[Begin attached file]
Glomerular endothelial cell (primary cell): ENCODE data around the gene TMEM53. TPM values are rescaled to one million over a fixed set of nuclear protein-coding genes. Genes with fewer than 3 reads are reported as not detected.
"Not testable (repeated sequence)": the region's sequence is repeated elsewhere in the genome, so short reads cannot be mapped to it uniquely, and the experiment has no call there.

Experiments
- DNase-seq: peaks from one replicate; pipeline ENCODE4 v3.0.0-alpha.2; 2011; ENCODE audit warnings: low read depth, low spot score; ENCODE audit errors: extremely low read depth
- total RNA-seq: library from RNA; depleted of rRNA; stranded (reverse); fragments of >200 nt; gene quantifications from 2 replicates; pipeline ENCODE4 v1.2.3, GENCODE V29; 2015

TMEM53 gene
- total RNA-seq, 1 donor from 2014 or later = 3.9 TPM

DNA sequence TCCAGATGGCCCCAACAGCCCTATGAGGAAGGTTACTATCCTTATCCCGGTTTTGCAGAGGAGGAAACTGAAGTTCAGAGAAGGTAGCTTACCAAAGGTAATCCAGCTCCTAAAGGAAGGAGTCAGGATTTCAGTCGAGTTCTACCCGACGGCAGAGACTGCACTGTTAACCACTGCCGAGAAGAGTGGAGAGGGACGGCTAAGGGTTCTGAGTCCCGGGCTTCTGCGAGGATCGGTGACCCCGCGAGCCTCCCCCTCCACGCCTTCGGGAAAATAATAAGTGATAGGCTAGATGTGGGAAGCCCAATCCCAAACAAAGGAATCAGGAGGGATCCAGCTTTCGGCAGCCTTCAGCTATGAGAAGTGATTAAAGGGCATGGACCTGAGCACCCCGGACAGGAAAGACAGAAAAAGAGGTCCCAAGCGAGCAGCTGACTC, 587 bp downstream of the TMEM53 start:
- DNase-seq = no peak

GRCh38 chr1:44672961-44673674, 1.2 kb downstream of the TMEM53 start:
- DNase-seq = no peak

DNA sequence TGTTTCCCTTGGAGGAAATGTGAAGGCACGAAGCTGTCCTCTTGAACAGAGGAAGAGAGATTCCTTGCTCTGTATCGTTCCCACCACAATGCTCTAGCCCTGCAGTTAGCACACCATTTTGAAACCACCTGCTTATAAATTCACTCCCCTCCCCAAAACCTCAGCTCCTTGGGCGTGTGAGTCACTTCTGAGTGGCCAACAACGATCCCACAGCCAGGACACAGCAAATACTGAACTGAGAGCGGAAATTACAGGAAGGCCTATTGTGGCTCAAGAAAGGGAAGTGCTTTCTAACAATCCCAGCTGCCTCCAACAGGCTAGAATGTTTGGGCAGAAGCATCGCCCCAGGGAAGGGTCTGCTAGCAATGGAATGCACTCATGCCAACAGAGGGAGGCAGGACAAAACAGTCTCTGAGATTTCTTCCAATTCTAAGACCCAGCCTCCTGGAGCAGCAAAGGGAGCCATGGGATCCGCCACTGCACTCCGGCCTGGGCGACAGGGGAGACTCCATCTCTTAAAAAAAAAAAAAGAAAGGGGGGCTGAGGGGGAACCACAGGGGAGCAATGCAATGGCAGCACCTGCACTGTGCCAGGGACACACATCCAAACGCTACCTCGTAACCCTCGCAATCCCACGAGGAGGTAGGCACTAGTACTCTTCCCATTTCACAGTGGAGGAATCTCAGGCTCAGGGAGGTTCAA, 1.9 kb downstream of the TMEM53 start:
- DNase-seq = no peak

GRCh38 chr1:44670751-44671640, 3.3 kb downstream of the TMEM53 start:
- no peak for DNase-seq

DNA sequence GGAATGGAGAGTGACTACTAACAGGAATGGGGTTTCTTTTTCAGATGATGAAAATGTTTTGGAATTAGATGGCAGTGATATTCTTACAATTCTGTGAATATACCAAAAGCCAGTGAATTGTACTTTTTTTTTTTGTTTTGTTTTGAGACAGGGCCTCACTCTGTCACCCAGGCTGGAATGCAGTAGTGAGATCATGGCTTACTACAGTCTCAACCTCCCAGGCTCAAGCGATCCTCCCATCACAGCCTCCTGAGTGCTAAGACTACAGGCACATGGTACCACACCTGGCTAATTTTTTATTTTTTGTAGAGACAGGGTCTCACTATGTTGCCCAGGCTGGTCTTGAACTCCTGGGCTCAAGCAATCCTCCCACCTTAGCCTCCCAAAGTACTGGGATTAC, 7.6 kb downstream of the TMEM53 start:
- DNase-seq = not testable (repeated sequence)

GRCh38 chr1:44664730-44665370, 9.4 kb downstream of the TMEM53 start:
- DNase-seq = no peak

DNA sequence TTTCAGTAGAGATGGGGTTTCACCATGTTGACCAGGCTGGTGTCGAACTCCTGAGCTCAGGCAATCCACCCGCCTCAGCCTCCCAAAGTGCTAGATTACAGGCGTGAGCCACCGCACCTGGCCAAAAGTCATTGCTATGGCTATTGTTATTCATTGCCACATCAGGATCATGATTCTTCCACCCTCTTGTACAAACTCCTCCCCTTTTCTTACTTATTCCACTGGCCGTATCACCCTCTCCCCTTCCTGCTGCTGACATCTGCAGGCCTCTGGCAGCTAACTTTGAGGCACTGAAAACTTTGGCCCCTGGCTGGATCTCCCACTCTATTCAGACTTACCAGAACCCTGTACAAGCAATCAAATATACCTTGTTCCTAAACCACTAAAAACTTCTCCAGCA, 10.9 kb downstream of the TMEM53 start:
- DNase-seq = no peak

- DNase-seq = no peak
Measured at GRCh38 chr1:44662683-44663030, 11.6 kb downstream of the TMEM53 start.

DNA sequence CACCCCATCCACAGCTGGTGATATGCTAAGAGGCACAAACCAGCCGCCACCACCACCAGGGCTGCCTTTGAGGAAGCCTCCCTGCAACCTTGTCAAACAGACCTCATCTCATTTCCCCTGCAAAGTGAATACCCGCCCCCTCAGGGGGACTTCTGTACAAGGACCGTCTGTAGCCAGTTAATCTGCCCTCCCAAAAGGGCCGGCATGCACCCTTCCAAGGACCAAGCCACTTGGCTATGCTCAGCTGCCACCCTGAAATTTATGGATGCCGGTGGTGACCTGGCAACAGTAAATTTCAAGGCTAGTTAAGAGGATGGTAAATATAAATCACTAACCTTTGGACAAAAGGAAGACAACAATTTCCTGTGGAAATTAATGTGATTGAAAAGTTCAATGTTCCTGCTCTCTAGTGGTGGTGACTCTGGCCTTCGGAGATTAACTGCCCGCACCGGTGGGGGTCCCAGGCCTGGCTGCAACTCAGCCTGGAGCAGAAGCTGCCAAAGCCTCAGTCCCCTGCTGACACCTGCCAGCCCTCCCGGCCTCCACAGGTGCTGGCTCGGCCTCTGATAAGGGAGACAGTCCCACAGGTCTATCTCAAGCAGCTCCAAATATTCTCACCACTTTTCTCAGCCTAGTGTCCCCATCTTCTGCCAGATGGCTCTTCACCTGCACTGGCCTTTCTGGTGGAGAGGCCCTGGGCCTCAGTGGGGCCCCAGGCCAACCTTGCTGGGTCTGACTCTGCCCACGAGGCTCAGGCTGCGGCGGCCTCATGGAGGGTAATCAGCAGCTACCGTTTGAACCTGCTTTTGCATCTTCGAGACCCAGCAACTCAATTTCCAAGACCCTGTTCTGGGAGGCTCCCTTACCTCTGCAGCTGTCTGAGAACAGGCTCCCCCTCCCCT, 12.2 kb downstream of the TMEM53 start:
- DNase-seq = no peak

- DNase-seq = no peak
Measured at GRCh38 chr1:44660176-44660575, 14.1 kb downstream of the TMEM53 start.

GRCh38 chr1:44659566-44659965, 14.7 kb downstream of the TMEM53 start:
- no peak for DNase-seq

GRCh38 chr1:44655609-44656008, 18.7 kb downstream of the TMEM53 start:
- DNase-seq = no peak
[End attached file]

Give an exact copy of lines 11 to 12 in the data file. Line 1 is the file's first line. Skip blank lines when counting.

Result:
- DNase-seq = no peak

DNA sequence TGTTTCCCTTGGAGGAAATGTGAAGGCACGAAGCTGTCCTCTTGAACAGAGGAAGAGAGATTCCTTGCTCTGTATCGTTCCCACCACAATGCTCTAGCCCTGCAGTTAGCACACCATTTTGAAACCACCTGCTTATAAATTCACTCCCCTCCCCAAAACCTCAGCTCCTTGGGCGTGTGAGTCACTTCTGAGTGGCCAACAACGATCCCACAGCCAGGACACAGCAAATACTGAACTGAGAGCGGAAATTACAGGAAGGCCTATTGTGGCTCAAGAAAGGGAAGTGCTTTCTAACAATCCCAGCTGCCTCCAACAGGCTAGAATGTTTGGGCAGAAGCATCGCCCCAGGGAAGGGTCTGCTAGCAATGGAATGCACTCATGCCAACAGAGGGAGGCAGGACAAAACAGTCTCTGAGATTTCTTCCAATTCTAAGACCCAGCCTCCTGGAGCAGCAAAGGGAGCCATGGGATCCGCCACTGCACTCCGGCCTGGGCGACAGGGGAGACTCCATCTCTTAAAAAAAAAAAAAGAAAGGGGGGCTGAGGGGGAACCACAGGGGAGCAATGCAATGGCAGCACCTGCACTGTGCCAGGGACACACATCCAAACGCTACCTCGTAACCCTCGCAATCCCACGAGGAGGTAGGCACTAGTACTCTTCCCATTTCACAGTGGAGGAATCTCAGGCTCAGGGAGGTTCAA, 1.9 kb downstream of the TMEM53 start: